Early on, esports were typically associated with unhealthy and immobile teens; however, that landscape has changed dramatically. Now a legitimate competitive arena, many esports athletes prioritize health and nutrition, particularly when it comes to ensuring their mental fitness.
Heroic CEO Joachim Haraldsen noted a healthy balance is important when developing a top esports athlete, which is one of the reasons he put his Heroic athletes on the krill oil program. The same potential was also seen in the Brazilian gaming community, where a local supplement maker and krill customer of Aker BioMarine, Essential Nutrition, recently experienced a spike in its krill oil product line targeting esports athletes through the 00Nation team. The company credited this spike to the growing understanding of the impact that krill oil, as a source of omega-3, can have on gaming performance.
“To maintain healthy brain function, we must ensure we are regularly raising our omega-3 levels throughout our life,” Johansen advocated. “We can get some of this through the food we eat, but most of the global population is not getting enough. Athletes cannot take that risk and require a supplement to ensure optimal levels of omega-3.”
Continued research required on krill oil’s impact on athletes
The esports community is fertile ground for further understanding how ingredients such as krill oil can benefit athletes in general. A healthy lifestyle can be a competitive advantage for a professional gamer, and it’s apparent that esports teams are eager to make the most of emerging nutritional innovations and new knowledge for their field. That in itself opens the doors to brands looking to incorporate krill oil and omega-3s into new formulations geared toward the esports nutrition market.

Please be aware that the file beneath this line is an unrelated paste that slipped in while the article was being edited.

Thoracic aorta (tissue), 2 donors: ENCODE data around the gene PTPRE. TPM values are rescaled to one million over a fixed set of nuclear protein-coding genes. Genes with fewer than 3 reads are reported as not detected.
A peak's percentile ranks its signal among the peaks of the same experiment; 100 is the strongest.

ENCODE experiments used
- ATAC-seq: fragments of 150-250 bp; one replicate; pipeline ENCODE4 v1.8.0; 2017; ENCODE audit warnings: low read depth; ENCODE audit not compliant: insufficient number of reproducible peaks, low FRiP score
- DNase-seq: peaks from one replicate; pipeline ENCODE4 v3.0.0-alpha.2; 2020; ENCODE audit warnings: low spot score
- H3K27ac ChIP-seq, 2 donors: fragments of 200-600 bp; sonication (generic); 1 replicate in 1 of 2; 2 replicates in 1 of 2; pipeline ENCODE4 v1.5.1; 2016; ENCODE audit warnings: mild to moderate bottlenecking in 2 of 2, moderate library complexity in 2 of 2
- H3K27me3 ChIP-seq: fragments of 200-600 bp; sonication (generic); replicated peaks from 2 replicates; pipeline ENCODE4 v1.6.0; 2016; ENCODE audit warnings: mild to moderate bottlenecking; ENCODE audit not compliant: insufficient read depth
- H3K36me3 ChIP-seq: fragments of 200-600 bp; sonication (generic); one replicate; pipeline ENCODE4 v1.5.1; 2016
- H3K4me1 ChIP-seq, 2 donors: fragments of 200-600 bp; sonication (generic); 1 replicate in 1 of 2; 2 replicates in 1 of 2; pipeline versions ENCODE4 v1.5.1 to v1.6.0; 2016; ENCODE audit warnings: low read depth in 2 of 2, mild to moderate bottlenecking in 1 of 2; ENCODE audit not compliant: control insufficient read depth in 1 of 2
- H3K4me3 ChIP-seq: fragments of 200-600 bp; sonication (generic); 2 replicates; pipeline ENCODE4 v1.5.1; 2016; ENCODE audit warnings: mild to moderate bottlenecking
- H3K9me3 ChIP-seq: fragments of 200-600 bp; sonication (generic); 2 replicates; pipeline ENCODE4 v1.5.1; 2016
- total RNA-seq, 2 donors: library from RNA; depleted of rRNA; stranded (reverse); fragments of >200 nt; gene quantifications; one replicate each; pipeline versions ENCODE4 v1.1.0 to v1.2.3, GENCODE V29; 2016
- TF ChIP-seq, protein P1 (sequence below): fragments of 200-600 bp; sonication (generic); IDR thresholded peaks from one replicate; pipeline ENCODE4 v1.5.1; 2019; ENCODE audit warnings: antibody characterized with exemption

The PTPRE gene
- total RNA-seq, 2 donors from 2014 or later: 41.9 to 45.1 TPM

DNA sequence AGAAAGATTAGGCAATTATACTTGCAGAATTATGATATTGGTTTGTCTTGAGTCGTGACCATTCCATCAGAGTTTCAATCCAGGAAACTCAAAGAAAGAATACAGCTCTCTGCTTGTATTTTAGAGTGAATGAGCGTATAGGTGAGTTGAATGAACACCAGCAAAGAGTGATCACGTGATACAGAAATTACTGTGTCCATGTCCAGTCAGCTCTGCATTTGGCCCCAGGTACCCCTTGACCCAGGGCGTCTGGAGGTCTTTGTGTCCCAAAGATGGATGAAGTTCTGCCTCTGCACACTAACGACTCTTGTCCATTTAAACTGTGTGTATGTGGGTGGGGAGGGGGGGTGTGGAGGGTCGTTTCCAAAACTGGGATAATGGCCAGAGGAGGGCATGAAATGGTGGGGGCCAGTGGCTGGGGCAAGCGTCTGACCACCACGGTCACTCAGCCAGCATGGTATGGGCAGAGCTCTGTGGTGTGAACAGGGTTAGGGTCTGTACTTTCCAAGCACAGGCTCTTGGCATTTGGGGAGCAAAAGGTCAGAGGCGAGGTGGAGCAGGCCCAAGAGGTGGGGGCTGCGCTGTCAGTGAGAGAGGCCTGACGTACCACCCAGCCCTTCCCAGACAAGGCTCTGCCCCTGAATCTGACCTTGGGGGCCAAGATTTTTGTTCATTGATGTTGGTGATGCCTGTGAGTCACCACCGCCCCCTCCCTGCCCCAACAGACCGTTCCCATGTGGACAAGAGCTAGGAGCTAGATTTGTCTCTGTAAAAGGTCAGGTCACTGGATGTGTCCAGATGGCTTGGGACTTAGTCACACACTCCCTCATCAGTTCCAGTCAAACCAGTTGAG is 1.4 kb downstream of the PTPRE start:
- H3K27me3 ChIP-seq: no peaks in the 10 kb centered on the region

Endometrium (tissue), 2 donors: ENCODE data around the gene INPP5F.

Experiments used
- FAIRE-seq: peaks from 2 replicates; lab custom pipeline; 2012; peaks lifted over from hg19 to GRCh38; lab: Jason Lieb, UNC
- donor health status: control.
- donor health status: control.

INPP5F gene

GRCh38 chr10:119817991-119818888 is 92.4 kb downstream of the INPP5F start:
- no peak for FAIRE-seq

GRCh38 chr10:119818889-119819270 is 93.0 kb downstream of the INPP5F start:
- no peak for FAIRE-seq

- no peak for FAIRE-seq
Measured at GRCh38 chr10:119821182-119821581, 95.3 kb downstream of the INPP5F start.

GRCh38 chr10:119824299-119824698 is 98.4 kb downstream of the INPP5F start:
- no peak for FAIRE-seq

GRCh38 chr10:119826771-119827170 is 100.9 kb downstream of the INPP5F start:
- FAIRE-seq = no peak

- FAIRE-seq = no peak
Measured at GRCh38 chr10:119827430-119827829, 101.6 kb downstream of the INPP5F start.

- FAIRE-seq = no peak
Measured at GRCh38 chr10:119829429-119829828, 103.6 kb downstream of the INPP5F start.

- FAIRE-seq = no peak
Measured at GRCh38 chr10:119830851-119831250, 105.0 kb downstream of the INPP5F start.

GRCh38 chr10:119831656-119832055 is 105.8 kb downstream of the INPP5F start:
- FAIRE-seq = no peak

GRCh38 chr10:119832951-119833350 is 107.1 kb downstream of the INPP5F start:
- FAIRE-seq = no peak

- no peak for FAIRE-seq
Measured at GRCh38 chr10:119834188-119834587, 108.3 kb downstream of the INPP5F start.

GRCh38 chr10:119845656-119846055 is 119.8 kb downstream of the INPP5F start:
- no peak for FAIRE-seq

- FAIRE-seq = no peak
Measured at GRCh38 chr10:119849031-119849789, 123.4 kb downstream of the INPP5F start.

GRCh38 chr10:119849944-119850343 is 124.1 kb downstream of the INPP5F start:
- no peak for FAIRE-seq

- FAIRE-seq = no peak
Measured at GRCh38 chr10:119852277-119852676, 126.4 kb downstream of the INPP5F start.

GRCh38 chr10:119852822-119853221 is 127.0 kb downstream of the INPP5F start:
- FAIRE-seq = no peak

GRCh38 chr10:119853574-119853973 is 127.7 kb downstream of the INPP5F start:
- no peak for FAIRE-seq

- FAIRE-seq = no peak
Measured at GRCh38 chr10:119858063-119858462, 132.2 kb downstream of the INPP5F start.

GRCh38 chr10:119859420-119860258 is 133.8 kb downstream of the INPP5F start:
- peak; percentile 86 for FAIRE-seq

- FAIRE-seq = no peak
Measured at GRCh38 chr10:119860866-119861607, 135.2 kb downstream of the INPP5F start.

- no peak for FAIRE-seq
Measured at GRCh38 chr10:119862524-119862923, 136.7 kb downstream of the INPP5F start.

Sigmund Nordal is an experienced leader in marketing, communication and business development. He has previously held positions as marketing director, brand manager, designer and journalist, and is now VP of strategic investments at Aker BioMarine.
1 Cicero Arrigo FG et al. “Lipid-lowering and anti-inflammatory effects of omega 3 ethyl esters and krill oil: a randomized, cross-over, clinical trial.” Arch Med Sci. 2016;12(3):507-512.
2 Van der Wurff ISM et al. “Association between Blood Omega-3 Index and Cognition in Typically Developing Dutch Adolescents.” Nutrients. 2016;8(1):13.
3 Gart E et al. “Krill Oil Treatment Increases Distinct PUFAs and Oxylipins in Adipose Tissue and Liver and Attenuates Obesity-Associated Inflammation via Direct and Indirect Mechanisms.” Nutrients. 2021;13(8):2836.
4 Deinema LA et al. “A Randomized, Double-Masked, Placebo-Controlled Clinical Trial of Two Forms of Omega-3 Supplements for Treating Dry Eye Disease.” Opthalmol. 2017;124(1):43-52.
5 Thomsen BJ et at. “The Potential Uses of Omega-3 Fatty Acids in Dermatology: A Review.” J Cutan Med Surg. 2020;24(5):481-494.
6 Köhler A et al. “Bioavailability of fatty acids from krill oil, krill meal and fish oil in healthy subjects–a randomized, single-dose, cross-over trial.” Lipids Health Dis. 2015;14:19.